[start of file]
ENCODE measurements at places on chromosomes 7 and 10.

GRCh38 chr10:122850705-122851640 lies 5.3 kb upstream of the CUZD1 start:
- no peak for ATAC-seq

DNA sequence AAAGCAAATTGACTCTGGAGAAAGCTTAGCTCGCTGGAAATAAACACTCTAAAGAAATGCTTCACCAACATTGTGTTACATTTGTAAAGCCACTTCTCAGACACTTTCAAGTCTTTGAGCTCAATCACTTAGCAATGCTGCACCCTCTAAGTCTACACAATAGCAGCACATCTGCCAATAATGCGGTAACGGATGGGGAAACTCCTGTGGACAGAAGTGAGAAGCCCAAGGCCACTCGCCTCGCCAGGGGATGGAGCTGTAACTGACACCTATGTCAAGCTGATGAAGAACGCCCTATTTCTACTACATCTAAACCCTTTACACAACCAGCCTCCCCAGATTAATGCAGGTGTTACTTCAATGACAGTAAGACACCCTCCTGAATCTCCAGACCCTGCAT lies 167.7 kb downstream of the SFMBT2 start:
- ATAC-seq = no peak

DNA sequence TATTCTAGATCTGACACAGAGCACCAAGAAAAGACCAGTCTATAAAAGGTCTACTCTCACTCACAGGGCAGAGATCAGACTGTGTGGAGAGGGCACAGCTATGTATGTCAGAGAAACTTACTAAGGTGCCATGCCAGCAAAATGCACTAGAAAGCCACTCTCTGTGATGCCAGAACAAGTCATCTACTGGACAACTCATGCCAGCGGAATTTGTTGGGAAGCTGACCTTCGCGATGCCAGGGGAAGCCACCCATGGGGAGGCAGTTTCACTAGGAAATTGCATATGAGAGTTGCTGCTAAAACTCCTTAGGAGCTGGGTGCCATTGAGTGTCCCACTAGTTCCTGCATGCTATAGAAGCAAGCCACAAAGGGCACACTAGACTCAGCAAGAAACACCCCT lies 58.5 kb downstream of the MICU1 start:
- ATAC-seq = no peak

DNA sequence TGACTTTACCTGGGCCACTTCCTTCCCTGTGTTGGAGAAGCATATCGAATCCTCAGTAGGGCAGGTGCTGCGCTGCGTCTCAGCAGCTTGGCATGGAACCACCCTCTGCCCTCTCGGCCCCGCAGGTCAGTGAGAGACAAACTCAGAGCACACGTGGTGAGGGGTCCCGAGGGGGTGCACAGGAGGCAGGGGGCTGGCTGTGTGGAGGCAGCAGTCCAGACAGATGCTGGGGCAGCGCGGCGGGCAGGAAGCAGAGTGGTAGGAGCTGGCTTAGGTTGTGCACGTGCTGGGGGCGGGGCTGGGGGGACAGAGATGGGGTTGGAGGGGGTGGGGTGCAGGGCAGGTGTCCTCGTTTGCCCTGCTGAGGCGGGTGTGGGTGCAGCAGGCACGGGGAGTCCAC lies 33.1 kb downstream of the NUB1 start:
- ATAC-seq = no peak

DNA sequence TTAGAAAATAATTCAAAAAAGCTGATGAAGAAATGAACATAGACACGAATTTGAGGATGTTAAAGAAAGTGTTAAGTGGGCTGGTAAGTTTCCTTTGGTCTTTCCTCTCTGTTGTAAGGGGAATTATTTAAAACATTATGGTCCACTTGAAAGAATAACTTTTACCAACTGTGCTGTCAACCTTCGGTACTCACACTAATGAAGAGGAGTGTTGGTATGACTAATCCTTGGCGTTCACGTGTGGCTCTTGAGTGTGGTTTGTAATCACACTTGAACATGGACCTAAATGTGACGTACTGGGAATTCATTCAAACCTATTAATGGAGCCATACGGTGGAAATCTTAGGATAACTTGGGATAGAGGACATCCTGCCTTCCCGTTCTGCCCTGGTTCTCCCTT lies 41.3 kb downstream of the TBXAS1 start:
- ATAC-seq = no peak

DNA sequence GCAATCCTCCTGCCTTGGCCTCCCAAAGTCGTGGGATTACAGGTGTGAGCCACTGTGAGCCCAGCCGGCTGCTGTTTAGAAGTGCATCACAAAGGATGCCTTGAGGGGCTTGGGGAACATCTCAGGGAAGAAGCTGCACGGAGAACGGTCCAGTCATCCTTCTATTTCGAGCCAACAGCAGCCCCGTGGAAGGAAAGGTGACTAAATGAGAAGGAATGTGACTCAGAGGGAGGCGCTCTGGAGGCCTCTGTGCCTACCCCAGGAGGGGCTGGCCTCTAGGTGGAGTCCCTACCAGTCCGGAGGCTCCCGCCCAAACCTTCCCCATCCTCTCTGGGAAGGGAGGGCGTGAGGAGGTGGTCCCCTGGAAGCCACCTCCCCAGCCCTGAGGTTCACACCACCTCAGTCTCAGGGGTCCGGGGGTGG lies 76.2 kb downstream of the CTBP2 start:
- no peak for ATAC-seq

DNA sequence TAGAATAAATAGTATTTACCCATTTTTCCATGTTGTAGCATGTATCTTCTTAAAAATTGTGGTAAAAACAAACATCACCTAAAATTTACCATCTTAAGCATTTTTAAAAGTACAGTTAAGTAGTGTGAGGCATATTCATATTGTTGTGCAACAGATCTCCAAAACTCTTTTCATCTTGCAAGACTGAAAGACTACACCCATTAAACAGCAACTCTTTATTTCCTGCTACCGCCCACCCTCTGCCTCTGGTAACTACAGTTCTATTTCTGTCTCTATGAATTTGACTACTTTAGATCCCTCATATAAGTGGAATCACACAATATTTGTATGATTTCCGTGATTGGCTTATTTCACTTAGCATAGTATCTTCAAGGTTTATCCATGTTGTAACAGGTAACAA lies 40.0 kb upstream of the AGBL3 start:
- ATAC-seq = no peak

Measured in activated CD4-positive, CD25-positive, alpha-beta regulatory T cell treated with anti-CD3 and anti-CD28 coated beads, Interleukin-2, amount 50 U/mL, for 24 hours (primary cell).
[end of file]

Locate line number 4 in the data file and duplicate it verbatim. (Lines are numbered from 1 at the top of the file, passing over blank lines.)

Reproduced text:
DNA sequence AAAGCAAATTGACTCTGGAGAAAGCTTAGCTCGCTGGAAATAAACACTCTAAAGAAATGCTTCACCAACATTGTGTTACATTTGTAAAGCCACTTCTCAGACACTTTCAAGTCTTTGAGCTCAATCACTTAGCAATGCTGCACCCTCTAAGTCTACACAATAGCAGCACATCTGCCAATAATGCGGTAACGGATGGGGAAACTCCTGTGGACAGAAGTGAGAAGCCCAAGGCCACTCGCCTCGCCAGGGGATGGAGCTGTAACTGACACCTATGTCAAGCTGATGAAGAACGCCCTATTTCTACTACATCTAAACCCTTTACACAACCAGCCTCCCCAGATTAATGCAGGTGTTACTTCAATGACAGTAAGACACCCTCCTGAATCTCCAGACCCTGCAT lies 167.7 kb downstream of the SFMBT2 start: